Banks are operating in an unprecedented environment,
with the amount of data increasing exponentially. Research from
Oracle examines traditional approaches to data warehousing, how
many of them failed during the financial crisis, and discusses the
resulting requirements and marketplace demands now
Among many lessons learned as a result of the economic crisis,
it is becoming crystal clear that critical decision-making hinges
on the quality of analytical data in financial services.
This is, in turn, completely
dependent on the robustness of the data management processes and
infrastructure within the bank.
Banks also no longer have the
luxury of large multi-year initiatives to identify and address data
management issues using a ‘big-bang/big data project’ approach.
There is an increasing need for
them to respond quickly, and accurately with the right supporting
analytical data, be it to regulators or their own management.
S Ramakrishnan, group
vice-president and general manager, Oracle Financial Services
Analytical Applications, tells RBI industry issues such as
regulatory changes, stress testing, capital adequacy risk
adjustment performance are not new problems in themselves, but have
to be solved in a new way.
“‘What if?’ computations have to be
found within very little turnaround time. The landscape definitely
While there is ongoing debate about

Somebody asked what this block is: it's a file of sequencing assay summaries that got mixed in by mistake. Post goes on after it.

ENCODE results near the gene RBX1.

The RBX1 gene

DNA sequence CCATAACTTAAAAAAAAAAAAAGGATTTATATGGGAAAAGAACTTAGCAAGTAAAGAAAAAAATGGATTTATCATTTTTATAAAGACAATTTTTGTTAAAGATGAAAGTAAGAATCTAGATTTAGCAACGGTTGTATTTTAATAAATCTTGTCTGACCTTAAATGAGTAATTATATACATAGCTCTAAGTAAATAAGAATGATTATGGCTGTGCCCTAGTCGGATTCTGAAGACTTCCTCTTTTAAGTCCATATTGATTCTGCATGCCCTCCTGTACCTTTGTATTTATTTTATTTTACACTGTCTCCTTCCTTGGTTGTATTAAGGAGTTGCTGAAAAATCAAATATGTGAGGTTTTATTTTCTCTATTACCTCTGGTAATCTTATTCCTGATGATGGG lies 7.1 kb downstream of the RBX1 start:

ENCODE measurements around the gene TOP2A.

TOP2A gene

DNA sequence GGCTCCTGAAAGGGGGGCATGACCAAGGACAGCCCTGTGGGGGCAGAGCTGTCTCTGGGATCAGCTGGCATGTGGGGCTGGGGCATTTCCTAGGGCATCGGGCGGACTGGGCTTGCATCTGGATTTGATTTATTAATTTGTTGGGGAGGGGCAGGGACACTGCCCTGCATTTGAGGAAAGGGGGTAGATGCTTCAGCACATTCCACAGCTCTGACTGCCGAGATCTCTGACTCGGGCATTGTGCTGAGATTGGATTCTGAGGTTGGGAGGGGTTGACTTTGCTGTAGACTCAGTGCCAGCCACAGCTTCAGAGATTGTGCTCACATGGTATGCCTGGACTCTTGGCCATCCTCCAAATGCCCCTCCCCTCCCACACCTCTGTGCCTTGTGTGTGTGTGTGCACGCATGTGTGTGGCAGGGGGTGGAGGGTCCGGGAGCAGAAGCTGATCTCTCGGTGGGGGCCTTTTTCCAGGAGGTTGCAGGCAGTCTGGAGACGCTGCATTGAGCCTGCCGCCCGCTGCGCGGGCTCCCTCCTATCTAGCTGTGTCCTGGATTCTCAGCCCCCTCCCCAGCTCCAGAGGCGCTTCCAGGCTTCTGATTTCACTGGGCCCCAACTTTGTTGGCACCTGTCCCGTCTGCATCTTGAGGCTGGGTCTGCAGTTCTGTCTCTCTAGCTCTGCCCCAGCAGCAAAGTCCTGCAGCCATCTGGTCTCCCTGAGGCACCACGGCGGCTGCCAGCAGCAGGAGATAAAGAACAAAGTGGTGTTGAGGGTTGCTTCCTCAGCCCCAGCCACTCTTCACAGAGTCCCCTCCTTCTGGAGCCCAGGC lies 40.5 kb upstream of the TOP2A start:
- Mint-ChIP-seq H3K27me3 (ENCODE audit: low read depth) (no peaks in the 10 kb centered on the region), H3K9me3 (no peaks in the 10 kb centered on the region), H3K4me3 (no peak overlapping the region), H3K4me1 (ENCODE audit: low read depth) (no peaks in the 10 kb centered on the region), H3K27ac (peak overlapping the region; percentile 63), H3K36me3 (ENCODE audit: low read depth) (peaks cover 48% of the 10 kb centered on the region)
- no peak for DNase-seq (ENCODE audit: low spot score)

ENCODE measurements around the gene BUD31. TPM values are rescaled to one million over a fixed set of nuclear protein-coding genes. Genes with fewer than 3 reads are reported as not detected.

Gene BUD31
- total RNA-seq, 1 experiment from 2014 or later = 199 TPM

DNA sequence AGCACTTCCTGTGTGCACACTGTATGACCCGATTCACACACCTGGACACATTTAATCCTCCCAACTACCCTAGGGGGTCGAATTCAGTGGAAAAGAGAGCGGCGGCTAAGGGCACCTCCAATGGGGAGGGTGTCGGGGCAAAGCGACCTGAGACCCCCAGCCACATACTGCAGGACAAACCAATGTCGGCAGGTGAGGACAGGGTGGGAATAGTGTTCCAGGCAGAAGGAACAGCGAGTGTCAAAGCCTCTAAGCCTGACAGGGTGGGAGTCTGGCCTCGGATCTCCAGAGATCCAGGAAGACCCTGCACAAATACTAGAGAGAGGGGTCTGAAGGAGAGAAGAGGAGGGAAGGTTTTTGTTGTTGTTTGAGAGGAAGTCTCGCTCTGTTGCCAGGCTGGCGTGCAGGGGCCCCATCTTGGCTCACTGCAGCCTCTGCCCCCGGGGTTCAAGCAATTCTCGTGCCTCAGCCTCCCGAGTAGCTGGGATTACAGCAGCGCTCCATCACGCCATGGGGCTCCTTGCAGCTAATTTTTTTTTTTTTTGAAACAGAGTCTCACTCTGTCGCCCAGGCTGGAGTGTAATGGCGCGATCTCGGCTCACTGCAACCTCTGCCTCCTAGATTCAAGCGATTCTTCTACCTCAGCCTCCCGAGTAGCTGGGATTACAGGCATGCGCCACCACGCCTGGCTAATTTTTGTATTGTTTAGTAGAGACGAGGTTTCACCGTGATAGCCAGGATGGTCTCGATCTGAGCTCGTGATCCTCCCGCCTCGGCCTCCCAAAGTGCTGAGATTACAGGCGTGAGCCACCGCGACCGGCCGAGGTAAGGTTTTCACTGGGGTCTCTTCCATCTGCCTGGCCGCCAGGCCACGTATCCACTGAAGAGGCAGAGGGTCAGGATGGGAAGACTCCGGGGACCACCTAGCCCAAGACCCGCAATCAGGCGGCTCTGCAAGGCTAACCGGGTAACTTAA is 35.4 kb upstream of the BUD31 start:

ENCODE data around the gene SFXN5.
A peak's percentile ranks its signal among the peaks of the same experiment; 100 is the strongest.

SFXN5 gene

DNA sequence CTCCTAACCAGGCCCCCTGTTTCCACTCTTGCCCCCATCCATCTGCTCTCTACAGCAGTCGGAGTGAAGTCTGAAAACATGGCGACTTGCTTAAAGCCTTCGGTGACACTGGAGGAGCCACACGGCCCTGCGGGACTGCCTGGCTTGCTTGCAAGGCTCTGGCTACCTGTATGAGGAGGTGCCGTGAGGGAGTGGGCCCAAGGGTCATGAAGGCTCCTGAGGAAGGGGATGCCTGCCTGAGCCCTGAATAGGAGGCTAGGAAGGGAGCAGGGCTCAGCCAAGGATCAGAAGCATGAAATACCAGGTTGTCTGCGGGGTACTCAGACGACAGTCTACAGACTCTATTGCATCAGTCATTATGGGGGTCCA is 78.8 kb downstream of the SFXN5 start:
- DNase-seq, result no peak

the ultimate causes of the crisis, and the set of possible
remedies, one of the key lessons is the role played by information
systems, particularly analytical systems.
The consequences are far reaching.
Banks are now faced with the prospect of increasing, detailed
regulatory scrutiny, such as that found in Dodd Frank and Basel
III, to complement the existing regulatory regimes already in
This results in even greater stress
on their operations and analytical systems to adapt and respond
Given the lack of preparedness
highlighted in the crisis, financial services institutions are
realising that a fundamental rethink of data management approaches
and practices is necessary.
Another set of equally important
drivers facing banks is the nature of the competitive landscape,
and how technology advances have altered it.
For example, there is increasing
pressure for banks to support their operations with analytical
information that can be delivered in time for in-transaction
This is in stark technological
contrast to traditional, ‘offline’ analytical applications used
solely to support senior management decisions.
Additionally, real-time pricing,
real-time decisions in CRM, fraud detection and surveillance and
algorithmic trading all represent an emerging class of analytical
workflows that are needed ‘on-demand’ and where the deliver of
so-called ‘business intelligence’ is no longer a periodic activity
within a defined time window.
Data warehouses have always been
considered as part of the solution to the data management problem,
not just in financial services.
Ever since the discipline was
founded, it has come to represent a popular set of solution
patterns applicable to data management for analytical end uses.
So, what is the problem?
According to Oracle, the